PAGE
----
Maury Terry was a central figure in sensational media reports throughout the 1980s which warned of devil worshipers engaged in ritualistic child abuse and murder. This period in history is often referred to as “the satanic panic,” a public hysteria which generated modern “witch-hunts” and led to the wrongful prosecution and conviction of many innocent people. Teachers, day-care workers and others were routinely accused of “satanic ritual abuse” which purportedly included sexual molestation and death sacrifices of children. The McMartin family ran a popular day care center but their lives became a nightmare when they were charged with 321 counts of child abuse against 48 different children. An ambitious social worker, a zealous television reporter and others exploited the case and helped to railroad the McMartin family. After more than seven years and several trials, the McMartin family was exonerated, but the damage had been done. The satanic conspiracy claims had a lasting effect and influenced many other criminal cases, including the now-infamous story of Memphis West Three and even the notorious Monster of Florence case in Italy. In her article, The Devil in The Nursery, New York Times writer Margaret Talbot described the age of satanic panic: “When you once believed something that now strikes you as absurd, even unhinged, it can be almost impossible to summon that feeling of credulity again. Maybe that is why it is easier for most of us to forget, rather than to try and explain, the Satanic-abuse scare that gripped this country in the early 80’s – the myth that Devil-worshipers had set up shop in our day-care centers, where their clever adepts were raping and sodomizing children, practicing ritual sacrifice, shedding their clothes, drinking blood and eating feces, all unnoticed by parents, neighbors and the authorities.”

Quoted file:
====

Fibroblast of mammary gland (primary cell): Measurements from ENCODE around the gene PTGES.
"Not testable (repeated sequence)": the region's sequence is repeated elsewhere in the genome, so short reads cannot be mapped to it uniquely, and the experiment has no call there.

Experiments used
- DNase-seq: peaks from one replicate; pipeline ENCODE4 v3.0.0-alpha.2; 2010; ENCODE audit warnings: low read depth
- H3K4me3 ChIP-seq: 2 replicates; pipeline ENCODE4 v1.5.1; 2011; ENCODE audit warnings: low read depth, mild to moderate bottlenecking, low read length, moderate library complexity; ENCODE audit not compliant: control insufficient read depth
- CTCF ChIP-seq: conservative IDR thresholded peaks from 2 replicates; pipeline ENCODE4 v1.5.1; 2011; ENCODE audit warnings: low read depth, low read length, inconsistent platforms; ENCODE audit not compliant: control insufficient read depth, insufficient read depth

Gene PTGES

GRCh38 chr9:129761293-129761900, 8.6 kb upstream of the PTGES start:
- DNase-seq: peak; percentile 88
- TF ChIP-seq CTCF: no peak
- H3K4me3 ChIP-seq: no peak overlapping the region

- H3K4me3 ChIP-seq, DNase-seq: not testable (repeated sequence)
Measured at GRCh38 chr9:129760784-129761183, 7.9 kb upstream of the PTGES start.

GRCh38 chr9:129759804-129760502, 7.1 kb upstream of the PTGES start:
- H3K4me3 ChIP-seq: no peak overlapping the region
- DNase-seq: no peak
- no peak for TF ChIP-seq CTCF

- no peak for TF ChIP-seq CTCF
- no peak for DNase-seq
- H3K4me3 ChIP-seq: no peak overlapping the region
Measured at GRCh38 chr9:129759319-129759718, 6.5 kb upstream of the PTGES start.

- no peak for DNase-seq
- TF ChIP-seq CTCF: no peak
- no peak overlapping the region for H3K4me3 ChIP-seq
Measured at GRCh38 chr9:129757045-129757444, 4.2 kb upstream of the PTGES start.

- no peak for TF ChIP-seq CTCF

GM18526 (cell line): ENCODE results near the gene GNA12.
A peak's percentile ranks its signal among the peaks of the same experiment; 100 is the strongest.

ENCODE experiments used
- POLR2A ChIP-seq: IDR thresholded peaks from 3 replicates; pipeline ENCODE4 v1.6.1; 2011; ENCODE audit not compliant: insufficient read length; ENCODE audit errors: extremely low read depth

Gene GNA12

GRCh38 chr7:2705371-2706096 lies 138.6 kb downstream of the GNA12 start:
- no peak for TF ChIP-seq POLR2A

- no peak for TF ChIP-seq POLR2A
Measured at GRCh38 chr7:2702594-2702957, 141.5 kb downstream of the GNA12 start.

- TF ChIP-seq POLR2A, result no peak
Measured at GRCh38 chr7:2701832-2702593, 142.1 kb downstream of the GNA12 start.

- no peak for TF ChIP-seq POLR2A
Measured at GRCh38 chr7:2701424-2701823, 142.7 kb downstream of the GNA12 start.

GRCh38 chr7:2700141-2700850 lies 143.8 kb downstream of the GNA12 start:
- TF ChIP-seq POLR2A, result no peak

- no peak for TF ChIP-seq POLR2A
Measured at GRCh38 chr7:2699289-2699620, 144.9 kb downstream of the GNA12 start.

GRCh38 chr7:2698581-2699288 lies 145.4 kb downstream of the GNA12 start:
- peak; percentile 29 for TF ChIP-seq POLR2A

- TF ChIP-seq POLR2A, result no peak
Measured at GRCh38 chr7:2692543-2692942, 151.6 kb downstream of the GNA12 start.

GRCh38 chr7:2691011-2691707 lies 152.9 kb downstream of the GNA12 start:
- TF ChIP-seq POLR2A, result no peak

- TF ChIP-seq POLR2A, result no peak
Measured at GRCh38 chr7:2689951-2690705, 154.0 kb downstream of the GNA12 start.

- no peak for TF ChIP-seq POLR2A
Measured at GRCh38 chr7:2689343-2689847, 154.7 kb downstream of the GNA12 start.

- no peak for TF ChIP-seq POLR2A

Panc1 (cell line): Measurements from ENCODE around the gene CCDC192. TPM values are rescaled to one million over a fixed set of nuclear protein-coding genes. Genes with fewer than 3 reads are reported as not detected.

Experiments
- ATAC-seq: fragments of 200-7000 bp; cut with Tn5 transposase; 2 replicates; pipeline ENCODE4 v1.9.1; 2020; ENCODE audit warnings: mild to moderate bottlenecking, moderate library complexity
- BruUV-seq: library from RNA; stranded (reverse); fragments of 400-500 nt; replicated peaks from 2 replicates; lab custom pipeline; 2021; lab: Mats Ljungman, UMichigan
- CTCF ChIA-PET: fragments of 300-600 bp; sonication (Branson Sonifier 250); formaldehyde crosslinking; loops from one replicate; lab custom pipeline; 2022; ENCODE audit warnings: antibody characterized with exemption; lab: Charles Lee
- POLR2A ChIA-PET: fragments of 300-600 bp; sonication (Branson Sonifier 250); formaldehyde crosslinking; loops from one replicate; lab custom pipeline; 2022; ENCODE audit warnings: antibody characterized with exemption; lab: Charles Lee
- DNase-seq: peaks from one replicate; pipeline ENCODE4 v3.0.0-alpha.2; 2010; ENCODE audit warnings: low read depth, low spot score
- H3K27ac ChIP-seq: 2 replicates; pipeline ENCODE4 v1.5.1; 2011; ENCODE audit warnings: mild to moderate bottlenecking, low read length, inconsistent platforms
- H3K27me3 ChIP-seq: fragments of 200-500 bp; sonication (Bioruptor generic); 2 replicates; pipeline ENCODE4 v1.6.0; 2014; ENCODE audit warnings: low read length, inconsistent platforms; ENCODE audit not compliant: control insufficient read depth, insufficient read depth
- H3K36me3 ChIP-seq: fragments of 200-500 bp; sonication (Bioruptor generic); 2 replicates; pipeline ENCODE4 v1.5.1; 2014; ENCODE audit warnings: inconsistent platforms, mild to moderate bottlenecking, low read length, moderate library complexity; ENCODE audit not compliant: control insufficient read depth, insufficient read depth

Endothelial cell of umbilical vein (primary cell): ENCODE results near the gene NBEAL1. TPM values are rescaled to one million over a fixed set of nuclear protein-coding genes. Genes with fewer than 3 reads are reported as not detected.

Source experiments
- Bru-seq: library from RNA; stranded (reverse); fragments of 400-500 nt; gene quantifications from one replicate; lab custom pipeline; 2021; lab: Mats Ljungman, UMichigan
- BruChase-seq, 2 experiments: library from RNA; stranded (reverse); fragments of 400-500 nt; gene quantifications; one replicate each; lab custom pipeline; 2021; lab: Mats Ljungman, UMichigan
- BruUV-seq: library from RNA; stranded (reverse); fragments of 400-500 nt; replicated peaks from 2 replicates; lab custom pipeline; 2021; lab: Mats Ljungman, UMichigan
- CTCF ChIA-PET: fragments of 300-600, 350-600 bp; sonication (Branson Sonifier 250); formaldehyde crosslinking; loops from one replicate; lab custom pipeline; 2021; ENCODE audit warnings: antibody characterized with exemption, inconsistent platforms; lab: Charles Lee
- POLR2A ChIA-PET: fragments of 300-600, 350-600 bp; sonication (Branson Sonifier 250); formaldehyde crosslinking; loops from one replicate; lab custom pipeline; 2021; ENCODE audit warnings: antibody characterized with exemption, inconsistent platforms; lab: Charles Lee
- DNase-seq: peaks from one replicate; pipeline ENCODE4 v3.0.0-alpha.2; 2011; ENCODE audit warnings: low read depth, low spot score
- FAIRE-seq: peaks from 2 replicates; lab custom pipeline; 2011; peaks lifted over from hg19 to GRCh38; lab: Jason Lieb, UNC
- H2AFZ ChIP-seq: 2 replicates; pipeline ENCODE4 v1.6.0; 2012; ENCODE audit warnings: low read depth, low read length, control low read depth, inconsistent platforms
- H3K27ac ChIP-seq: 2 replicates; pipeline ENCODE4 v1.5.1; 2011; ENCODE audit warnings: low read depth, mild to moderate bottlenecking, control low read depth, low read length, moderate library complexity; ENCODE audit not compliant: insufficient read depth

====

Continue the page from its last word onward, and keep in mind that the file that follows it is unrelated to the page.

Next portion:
In 1988, at the height of the frenzy surrounding the “satanic panic,” the NBC network aired a two-hour television special produced by Geralo Rivera titled Devil Worship: Exploring Satan’s Underground. Rivera warned parents that the broadcast was too disturbing for children, and he also warned viewers of the dangers lurking in their own communities. Rivera said, “Estimates are that there are over 1 million Satanists in this country…The majority of them are linked in a highly organized, very secretive network. From small towns to large cities, they have attracted police and FBI attention to their Satanic ritual child abuse, child pornography and grisly Satanic murders. The odds are that this is happening in your town.” The broadcast included sensational claims that satanists had infiltrated the American military and featured various “experts,” including Maury Terry and the daughter of infamous satanist Anton LeVay. The parents of several children living in the area of the McMartin family day care center also appeared on the program and expressed outrage over the alleged acts of satanic ritual abuse against the children in their California community. Other guests explained that the public was largely misinformed about satanism, wicans, pagans and the occult in general, but Rivera and the studio audience were not impressed by such denials. Ozzy Osbourne, the heavy metal singer known for his devilish performances, also appeared via satelite in an effort to debunk the claims that so-called “satanic” lyrics somehow inspired acts of violence. Rivera and others repeatedly claimed that satanic cults were actively engaged in ritualistic abuse and murder, yet no evidence was ever presented to support these sensational claims.